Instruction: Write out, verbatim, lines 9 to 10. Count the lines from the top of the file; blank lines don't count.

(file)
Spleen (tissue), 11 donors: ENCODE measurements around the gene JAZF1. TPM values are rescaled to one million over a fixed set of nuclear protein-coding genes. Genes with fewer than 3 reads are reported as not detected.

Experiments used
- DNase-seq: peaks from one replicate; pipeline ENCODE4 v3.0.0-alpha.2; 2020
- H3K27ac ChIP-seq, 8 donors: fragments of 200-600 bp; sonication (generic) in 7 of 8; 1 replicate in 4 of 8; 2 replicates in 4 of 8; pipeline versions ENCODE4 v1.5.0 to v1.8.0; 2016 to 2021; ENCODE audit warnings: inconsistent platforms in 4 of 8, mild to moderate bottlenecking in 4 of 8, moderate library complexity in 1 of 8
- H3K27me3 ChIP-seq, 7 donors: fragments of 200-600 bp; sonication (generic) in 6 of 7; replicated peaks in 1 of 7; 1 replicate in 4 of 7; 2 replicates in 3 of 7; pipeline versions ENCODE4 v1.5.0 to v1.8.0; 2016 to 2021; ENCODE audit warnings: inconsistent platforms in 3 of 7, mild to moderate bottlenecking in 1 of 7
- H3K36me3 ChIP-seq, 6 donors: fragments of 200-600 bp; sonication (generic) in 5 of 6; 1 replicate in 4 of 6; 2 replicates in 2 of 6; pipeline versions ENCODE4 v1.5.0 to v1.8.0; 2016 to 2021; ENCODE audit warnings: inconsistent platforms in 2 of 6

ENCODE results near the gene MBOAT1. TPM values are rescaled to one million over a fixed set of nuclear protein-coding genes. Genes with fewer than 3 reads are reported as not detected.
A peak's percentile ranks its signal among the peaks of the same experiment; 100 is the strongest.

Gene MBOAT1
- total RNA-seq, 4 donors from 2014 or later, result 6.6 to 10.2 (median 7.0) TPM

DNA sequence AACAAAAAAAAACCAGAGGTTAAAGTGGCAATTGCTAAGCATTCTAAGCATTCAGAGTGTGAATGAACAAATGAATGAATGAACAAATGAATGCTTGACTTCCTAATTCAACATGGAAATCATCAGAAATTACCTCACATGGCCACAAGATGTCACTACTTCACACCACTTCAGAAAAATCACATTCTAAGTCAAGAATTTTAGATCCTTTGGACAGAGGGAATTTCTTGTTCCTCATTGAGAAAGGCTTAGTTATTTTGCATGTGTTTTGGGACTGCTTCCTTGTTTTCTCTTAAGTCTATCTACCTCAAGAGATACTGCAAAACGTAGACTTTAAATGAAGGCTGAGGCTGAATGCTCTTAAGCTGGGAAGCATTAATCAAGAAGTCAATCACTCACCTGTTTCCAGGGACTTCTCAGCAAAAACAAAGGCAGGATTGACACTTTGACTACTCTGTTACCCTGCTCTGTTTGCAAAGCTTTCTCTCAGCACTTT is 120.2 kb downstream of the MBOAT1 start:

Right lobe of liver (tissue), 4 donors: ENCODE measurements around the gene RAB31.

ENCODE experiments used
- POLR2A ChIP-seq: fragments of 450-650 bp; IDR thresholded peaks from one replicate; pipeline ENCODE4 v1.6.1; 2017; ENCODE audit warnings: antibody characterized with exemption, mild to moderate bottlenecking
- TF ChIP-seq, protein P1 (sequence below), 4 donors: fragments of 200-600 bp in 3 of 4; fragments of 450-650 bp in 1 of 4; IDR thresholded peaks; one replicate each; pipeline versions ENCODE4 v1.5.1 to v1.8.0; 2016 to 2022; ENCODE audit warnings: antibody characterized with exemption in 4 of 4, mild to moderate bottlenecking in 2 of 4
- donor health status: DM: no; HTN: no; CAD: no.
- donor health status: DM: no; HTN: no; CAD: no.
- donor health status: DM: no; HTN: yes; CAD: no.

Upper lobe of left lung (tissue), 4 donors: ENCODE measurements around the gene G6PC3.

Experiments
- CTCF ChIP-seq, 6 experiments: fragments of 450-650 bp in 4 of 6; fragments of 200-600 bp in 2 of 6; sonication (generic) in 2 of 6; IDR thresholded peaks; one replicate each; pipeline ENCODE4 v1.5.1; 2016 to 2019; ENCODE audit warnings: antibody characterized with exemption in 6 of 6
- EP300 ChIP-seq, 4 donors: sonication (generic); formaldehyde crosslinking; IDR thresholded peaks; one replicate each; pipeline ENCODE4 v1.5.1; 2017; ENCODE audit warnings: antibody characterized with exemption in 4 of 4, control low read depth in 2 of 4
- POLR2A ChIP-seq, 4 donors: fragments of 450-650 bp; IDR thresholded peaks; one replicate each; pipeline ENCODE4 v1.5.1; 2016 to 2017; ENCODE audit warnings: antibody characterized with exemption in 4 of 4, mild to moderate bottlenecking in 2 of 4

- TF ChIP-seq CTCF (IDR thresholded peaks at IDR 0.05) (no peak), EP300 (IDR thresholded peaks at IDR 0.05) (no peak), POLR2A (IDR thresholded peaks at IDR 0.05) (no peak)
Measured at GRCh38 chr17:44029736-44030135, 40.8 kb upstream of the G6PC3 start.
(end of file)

Gene MBOAT1
- total RNA-seq, 4 donors from 2014 or later, result 6.6 to 10.2 (median 7.0) TPM